clock menu more-arrow no yes mobile

Filed under:

Trump axed a rule that would help protect coastal properties like Mar-a-Lago from flooding

Photo of projected sea level rise at Mar-a-Lago
An illustration of what Trump’s Mar-a-Lago would look like 2100 under the doomsday scenario of 10-foot sea level rise.
Nicolay Lamm / Climate Central

President Donald Trump has called climate change a “hoax” and a very expensive “tax” on American businesses that make the United States less competitive. In June, he announced that it was in the best interest of the country to withdraw from the Paris climate accord drawing on several bogus arguments.

His administration has also axed several regulations issued by President Obama to limit greenhouse gas emissions and reduce the impacts of climate change. The latest to fall: a 2015 directive to federal agencies requiring them to account for sea-level rise and storms when making grants and building infrastructure.

The so-called federal flood risk management standard was still in the works, but the aim was to create design standards to guard against increased flood risks for new construction in flood-prone areas. Trump did away with it in his executive order on infrastructure on Tuesday.

Environmental groups say the standard would have helped mitigate the risk of costly and harmful damages from floods. Now, “taxpayer dollars will likely be wasted through investments in projects that could be washed away in the next storm,” said Rachel Cleetus, lead economist and climate policy manager at the Union of Concerned Scientists, in a statement. According to FEMA, floods led to $260 billion in damages between 1980 and 2013.

Of course, Trump himself is one such property owner who stands to lose a lot in future flood events. Mar-a-Lago is the crown jewel of his extensive real estate portfolio and his preferred location for carrying out many of his official presidential duties. But rising sea levels are causing more frequent and more damaging tidal floods on the Florida coast. And projections suggest that the risk to human lives and property from climate change-related flooding events in this region is only going to increase dramatically in the coming years.

The National and Oceanic Atmospheric Administration (NOAA) has put out a variety of different estimates of rising sea levels in Southern Florida. The more conservative finding suggests that they could jump anywhere from 3 feet by 2050 to 7 feet by 2100.

But in January, the agency put out new “extreme” sea level projections — its doomsday scenario, in other words. In this scenario, we’d see a 10- to 12-foot rise in sea level in the US by 2100, which would have dramatic consequences for places like Mar-a-Lago (see the photo above).

Of all US states, Florida faces the greatest risk from rising sea levels

So what would a 10-foot rise in sea levels mean for Florida? Here’s a satellite image of what that would look like. Large swaths of the state are submerged. Miami is entirely flooded, along with the rest of Southern Florida:

Things do not look good in south Florida. Miami could be the new underwater city of Atlantis.
Sarah Frostenson / Vox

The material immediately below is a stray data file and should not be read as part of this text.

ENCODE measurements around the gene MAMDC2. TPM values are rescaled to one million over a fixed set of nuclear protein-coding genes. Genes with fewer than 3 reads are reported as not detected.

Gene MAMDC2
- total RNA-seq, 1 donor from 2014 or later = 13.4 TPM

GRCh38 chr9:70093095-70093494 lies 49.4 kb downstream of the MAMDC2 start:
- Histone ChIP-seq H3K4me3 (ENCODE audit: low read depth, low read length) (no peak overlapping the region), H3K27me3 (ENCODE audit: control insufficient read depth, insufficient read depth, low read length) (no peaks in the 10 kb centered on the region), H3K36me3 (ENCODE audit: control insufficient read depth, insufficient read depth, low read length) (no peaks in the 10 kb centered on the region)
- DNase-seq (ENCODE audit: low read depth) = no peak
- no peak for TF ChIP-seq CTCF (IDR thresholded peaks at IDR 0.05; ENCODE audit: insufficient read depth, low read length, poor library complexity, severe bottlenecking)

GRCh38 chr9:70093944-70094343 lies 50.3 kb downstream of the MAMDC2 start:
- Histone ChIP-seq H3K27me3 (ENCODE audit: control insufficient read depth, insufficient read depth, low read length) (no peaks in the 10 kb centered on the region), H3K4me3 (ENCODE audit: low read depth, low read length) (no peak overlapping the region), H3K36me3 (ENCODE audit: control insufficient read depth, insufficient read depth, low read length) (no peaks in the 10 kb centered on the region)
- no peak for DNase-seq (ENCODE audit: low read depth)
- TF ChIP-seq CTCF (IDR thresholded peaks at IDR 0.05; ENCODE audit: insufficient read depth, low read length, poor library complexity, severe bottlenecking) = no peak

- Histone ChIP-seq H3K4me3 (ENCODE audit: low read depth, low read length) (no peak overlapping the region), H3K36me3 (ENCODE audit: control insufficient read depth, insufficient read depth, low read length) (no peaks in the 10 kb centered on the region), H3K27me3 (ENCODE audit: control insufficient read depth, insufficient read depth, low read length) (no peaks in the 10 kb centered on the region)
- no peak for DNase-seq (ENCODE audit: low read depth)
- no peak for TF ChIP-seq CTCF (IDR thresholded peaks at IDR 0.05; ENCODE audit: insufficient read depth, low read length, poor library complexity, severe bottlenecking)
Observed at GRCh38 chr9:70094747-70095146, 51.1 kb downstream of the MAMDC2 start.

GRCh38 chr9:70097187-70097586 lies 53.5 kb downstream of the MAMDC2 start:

There is evidence that average sea levels are already steadily rising in Southern Florida. A 2016 paper found that in the past decade, the average rate of sea-level rise had tripled from 3 millimeters a year to 9 millimeters. And overall sea levels in Southern Florida had risen about 90 millimeters, or 3.5 inches, since 2006.

Of the 30 most populous US cities that would be negatively affected by extreme sea-level rise, Climate Central, a nonprofit climate science research group, found that 19 were located in Florida (circled in yellow in the chart below).

Sea-level rise is hard to predict, but it’s clear Mar-a-Lago is at risk of extreme flooding

Scientists don’t have a great understanding of how exactly rapidly sea levels will continue to rise or the precise impact on specific areas.

But new research that indicates parts of the Antarctic ice sheet may collapse in the next 100 years — and that has scientists scrambling to model more extreme scenarios. If the Antarctic ice sheet does melt, it could trigger a catastrophic 10-foot spike in sea levels and inundate major US cities like New York and Miami, displacing nearly 150 million people worldwide.

“It may be a lot less stable [in Antarctica] than we thought,” said Ben Strauss, a vice president at Climate Central. “But the truth is we are relatively early in our scientific understanding of how the great ice sheets will respond to warming.”

Last summer, the Guardian investigated Trump’s coastal properties to see how at risk each of them were to flooding from rising sea levels.

What they found was Mar-a-Lago was already in serious trouble.

The estate was at high risk for flooding during heavy rains and storms, with water already pooling on the premises in addition to nearby bridges and roads in Palm Beach. Plus, in the next 30 years, they estimated there will be 210 days a year where Mar-a-Lago will be flooded with at least a foot of water.

Keren Bolter, chief scientist for Coastal Risk Consulting and the firm that analyzed Trump’s properties, told the Guardian that tidal flooding in the next 30 years could partially submerge some of the club’s luxurious cottages and bungalows. And perhaps even eventually render Trump’s “Southern White House” uninhabitable.

For now, though, Trump remains stubbornly in denial of the threat. In June, he reportedly told the mayor of Tangier Island, Va., which is losing up to 16 feet of coastline a year, that there was no need to worry about sea-level rise.